Proposed Water Regulations May Not Help The People They Are Supposed To
by Ike Brannon
Gazette Introductory Note: Before you read this article, let me explain what it is about. The EPA has spent several years trying to decide how much of the “forever chemicals” grouped under the name PFAS can be allowed in US drinking water. This is hard to figure out, especially since they have to find a number that can be more or less acceptable to the interested parties: consumer advocates, environmentalists, public health officials, water utilities, the manufacturers of the offending substance and other business interests that profit from its use, plus loud and often obnoxious elected and unelected officials and lobbyists who represent and take donations from all of the above. Although the EPA will try to rely on science in setting its allowable, the number finally chosen will be a negotiated compromise.
The four parts per trillion PFAS allowable recently announced by the EPA is unlikely to be final. Manufacturers and public water suppliers, who will be pressed to pay for cleanup or face litigation, prefer a higher number. The higher the better. The article below is from Forbes magazine and cites evidence from the Wall Street Journal. This may give a hint about the the concern over the EPA’s low allowable figure. It really isn’t your water bill that Forbes is concerned about. It is the “existential threat to the companies responsible for these chemicals” and “the enormous impact that the EPA’s actions have on businesses.” Not even mentioned are your daughter’s miscarriage or your aunt’s liver cancer. Nor do they bring up the billions upon billions of dollars that 3M and other companies have taken in during the seven decades that they sold these products while knowing that they had devastating public health consequences.–Gene Franks.
Late last year the Environmental Protection Agency proposed a new set of rules that would designate perfluorooctanoic acid (PFOA) and perfluorooctanesulfonic acid (PFOS) – two types of per- and polyfluoroalkyl substances (PFAS) – as hazardous substances, and other regulations that would reduce the allowable level of these substances in the drinking water to just four parts per trillion.
These stringent limits—which go beyond the UN recommendations of twelve parts per trillion as well as those of any other country and approach or exceed what state-of-the-art technology can currently detect—would dramatically increase costs for water treatment facilities, requiring most of them to make new investments in equipment both to detect and remove the substances. The lower threshold would provide a new impetus for future lawsuits.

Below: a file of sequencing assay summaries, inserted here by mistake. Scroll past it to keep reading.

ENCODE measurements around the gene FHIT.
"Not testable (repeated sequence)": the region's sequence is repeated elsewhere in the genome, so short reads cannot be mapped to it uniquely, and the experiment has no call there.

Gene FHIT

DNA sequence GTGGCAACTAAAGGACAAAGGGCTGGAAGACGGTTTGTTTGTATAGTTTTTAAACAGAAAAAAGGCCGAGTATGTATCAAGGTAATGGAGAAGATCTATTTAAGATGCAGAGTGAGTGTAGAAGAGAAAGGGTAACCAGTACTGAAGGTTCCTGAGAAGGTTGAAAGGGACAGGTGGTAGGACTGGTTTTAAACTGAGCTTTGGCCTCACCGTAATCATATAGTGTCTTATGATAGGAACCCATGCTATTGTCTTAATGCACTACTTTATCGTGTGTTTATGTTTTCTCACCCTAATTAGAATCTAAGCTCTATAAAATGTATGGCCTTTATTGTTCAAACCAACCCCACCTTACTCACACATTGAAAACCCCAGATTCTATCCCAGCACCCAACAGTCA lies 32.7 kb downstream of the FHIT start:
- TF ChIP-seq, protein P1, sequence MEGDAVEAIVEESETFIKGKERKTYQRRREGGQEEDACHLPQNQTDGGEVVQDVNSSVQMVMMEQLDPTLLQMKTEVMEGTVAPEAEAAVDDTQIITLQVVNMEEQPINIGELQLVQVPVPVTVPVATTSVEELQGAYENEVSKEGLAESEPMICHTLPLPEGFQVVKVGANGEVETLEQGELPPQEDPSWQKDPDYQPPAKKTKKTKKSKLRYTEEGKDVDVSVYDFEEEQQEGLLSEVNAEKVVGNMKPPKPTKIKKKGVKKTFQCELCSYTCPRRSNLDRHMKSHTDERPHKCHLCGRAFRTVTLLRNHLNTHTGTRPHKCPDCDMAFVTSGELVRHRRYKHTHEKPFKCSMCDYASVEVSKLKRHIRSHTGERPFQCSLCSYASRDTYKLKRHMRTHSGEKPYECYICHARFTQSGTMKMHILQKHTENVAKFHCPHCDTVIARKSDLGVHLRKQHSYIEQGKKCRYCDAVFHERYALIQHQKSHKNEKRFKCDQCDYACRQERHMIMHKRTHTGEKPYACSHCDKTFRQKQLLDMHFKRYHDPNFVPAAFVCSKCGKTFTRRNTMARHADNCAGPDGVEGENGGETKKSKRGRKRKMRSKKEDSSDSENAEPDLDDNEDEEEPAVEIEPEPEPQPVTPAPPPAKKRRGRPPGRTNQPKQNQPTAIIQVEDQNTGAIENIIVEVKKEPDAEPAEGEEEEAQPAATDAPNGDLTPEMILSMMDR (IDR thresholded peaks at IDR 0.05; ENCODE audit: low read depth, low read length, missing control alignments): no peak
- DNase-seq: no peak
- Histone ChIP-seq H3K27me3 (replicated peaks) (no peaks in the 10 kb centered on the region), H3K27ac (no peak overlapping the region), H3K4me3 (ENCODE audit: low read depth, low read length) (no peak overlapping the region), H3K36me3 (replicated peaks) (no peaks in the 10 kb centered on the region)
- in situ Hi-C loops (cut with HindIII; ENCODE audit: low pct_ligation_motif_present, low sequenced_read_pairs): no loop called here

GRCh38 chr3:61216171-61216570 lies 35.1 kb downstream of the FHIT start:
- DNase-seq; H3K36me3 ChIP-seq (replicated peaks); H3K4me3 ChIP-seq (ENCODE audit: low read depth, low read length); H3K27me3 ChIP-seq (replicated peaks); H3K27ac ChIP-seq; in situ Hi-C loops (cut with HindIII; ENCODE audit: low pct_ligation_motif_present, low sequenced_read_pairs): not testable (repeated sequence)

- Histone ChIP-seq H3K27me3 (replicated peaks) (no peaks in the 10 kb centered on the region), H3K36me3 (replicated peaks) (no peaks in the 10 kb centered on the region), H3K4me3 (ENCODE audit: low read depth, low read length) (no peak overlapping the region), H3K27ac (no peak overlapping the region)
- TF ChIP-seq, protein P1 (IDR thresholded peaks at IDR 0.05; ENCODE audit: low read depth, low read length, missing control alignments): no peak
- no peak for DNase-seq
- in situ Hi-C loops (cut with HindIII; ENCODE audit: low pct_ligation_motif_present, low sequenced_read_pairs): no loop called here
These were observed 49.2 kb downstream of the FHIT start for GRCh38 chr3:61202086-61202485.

However, the EPA’s rules could result in unintended consequences and would not necessarily result in a better outcome. For instance, people living in communities both with and without the chemical in their water supply at detectable limits will find themselves paying much higher water bills for the more stringent testing as well as the removal of the chemicals from the water.
While some may argue that we should not let cost deter us from removing potential health costs, it has not yet been established that the EPA threshold is, in fact, the appropriate threshold to establish safe drinking water. If the higher U.N. standard or the even higher standards in place in Europe are sufficiently safe, then the additional costs to get our standard below theirs will have bought us little or no additional protection.
These artificially lower levels will also leave many companies exposed to lawsuits seeking compensation for potential damages from these pollutants. Given that many of these companies have already faced lawsuits that have resulted in them having to pay hundreds of millions of dollars, establishing even lower limits would doubtless subject them to further litigation from community groups, local governments, and class-action lawsuits instigated by tort lawyers seeking a higher payday.
These lawsuits have already begun: The Wall Street Journal reports that over 300 utilities are seeking to recover the cost of filtering the chemicals out of their water, and that the lawsuits seeking damages represent an “existential threat” to the companies responsible for these chemicals, much of which entered the water table via their use in producing a foam used to put out fires.
There are now rumblings of a potential $10 billion settlement between 3M and municipal providers of consumer drinking water. This litigation and potential settlement illustrates the enormous impact that the EPA’s actions have on businesses.
Article Source: Forbes